Every day as I walked to school I saw them through the window: eating lunch, playing games, laughing. After a semester of passing by that window, I stopped one day and walked through the door.
“What can I do for you?” asked the woman at the front desk.
“I’m wondering if you’re hiring,” I said.
“We are! Fill out this application.”
The next day I was called in for an interview and after a short talk I had the job: Therapy Technician for developmentally disabled people.
While I was training for the job, I met Danielle, who cussed compulsively; Chelsea, a teenage girl with a cleft pallet and a ton of attitude; Peter, a seven-year-old with autism who could figure out any tune on the piano.
Then there was Zoe. She had clown lips, spreading wide over a gap-toothed smile. Her brown skin was dotted with acne, her nose was wide, and her small hands were gnarled like old tree branches.
I’d only been working at the center a few days when I was scheduled to work with Zoe in the community. I pushed her wheelchair to the bookstore and tried to read her a story, but she kicked her feet and screamed. Rubbing her back, I whispered to her, asking her to be quiet, to calm down. She kept shrieking, throwing her body back and forth in short, choppy movements. We left the store.
Zoe had the look of a lake when a storm is approaching. I thought of my favorite lake back in my home state of Florida, of the Christmas morning when I sat on an abandoned dock and watched the clouds gather in the sky until lightning hit the lake near me and thunder shook pieces of the rotten dock into the water.
Zoe continued to kick and scream, as if the storm was inside her. I wondered if that’s how it felt being in her body. Like thunder and lightning are shaking inside you?
After that day, I worked with Zoe almost every afternoon. One of the hardest things about taking care of her was getting her to walk. Although her feet twisted inward and her legs were weak, she could take short steps. I’d hold her hands and help her move forward, slow, unsteady, like a foal’s first steps.
She didn’t want to do it. Two steps and she’d throw her body on the floor and stick her feet in the air. And she’d clap—and laugh. She’d laugh at me with those clown lips wide over her four teeth, mocking me. A scream would rise in my throat like bile, but I’d swallow it back and grab her contorted hands and we’d try again. And again. For days. Weeks.
That’s when I began to hate her.
After picking Zoe up from school each day, I’d take her to the center and tie an apron around her neck. Then I’d stand behind her, one hand under her chin, the other trying to spoon pureed food between her closed lips.
The food looked awful and maybe it tasted awful, too, because she would scream and spit it all over my arms, grabbing my hand and digging her fingernails into my flesh.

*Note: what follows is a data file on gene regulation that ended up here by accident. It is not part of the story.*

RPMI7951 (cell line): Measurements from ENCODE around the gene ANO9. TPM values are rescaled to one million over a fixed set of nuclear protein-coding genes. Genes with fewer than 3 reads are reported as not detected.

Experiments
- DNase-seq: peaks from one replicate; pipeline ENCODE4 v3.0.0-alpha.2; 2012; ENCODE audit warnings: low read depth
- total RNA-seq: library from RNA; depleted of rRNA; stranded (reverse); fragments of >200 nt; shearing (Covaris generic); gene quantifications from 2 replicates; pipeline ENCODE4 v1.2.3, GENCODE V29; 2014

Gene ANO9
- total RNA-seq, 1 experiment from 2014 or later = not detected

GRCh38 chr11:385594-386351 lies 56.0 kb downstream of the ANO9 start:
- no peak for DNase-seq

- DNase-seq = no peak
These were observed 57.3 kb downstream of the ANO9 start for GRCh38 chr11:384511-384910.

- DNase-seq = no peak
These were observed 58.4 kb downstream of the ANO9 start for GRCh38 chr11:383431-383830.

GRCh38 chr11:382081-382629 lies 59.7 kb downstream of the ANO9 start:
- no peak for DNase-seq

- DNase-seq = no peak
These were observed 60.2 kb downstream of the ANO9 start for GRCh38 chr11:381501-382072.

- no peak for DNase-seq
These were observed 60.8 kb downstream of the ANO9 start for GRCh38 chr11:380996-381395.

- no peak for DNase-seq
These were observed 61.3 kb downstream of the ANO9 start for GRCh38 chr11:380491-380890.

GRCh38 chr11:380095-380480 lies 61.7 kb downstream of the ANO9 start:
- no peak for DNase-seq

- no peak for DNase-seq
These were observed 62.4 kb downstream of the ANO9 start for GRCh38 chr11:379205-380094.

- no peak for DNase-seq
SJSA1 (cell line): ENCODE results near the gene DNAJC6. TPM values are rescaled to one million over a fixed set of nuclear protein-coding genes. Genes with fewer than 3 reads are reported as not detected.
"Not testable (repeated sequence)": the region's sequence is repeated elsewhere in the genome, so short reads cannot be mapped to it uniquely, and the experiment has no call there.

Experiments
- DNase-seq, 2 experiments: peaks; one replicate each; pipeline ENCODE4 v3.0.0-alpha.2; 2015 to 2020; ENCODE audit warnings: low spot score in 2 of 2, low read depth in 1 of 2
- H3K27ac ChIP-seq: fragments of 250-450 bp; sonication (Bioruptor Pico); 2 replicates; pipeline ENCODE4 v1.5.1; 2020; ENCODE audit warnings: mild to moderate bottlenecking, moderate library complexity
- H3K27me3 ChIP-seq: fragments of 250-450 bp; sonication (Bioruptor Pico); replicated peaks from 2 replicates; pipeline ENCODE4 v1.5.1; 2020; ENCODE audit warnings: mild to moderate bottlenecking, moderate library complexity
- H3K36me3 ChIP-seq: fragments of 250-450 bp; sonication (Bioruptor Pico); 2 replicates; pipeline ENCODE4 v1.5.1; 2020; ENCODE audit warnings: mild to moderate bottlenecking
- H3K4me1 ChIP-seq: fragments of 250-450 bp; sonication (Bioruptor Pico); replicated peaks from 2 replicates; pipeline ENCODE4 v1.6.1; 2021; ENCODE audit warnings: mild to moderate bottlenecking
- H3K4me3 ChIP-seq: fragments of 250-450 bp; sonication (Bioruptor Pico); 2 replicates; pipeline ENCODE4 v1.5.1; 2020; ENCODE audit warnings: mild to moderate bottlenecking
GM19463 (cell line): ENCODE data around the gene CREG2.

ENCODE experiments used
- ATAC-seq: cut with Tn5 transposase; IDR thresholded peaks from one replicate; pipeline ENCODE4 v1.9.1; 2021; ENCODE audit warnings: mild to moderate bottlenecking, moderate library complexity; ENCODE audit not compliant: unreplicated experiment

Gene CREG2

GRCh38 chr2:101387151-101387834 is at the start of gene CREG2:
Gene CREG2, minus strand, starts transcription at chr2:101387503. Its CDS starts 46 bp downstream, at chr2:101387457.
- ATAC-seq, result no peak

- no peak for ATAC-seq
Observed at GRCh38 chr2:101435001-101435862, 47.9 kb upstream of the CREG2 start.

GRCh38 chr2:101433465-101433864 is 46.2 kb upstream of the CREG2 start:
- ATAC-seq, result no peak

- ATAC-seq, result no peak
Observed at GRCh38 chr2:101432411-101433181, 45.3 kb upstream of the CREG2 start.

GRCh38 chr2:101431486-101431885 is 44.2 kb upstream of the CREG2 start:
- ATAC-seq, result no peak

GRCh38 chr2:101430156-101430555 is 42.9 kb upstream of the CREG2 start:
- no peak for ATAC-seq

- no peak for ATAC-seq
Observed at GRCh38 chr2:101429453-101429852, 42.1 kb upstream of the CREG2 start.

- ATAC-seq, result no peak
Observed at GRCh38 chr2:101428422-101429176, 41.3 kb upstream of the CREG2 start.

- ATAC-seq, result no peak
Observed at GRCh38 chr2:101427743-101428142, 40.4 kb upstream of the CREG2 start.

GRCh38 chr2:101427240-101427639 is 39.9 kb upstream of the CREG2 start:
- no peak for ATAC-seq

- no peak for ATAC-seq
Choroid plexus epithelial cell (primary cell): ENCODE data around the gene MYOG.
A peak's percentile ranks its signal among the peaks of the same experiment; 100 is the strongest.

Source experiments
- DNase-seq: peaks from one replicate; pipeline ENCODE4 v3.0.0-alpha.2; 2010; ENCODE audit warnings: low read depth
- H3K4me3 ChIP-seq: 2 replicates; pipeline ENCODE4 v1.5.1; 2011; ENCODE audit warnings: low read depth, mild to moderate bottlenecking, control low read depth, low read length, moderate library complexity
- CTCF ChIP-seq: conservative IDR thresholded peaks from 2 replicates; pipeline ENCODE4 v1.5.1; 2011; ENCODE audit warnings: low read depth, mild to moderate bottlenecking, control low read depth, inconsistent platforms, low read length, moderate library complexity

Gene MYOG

I so wanted to love her. I was trying to love her.
So I’d pick up the spoon and try again, while she clawed at my skin, until finally I’d wash her up and we’d go outside. Even then she shrieked and wrenched her body against her wheelchair straps and pulled my hair.
I just couldn’t love her.
One day I was tired and she was angry and I just wanted to go home. After picking her up from school, I took her into the bathroom to change her. She hit me as I unfastened her diaper, and screamed, and twined her skeletal fingers in my curls and slapped my back and she scratched me—hard.
The bathroom smelled like urine, the blue linoleum stained with a smell that can never quite be scrubbed away. Gloves tight on my fingers, I pulled off her diaper and it was heavy with urine and with blood and the metal stench of the blood mixed with the yellow of her urine was thick in the room and I thought how unfair it was that she had to bleed like other women.
And then she smacked me across the face. I cried, standing in that bathroom. Cried as I wiped the blood from between her legs and wrapped her in a clean diaper, wept as I held her body against mine and washed our hands.
One afternoon, weeks later, I sat on a bench, talking to Zoe, listening to her shout as if she was speaking words. Sunlight was casting a red glow over my face and arms, and drawing people out of their houses, drawing us all together.
A boy with a long ponytail and rubber sandals and a saxophone came and sat on the edge of the fountain. His friend, pimply and gangly, hunched over a guitar next to him. They tried not to stare, but Zoe was loud now; she kicked her legs and clutched at my arm.
Suddenly, somehow, I knew what she wanted—she wanted to walk, because of the music. Unbuckling her seatbelt, I held her hands in mine and helped her from the wheelchair. The boys started playing some swing music.
That’s when I realized she didn’t want to walk. She wanted to dance.
Holding hands, shuffling feet, twirling slowly, faltering, almost falling, we danced together in the music of the saxophone and guitar. The sun had drawn a crowd into the square; they didn’t even try not to stare. They watched us closely: small brown hands held by white ones, a broad-faced smile, unable to talk but full of song, shuffling and faltering and never quite falling, in the music of the saxophone and the sun.
The Image archive is supported in part by an award from the National Endowment for the Arts.
Written by: Tali Treece
Tali Rose Treece grew up in a large family in Florida, until she moved to Moscow, Idaho to attend New St. Andrews College. While there she fell in love with and married Garrett Treece and now lives in a tiny apartment with him and an ever-increasing number of books and house plants.
The above royalty free image is attributed to Nadja Varga on Flickr.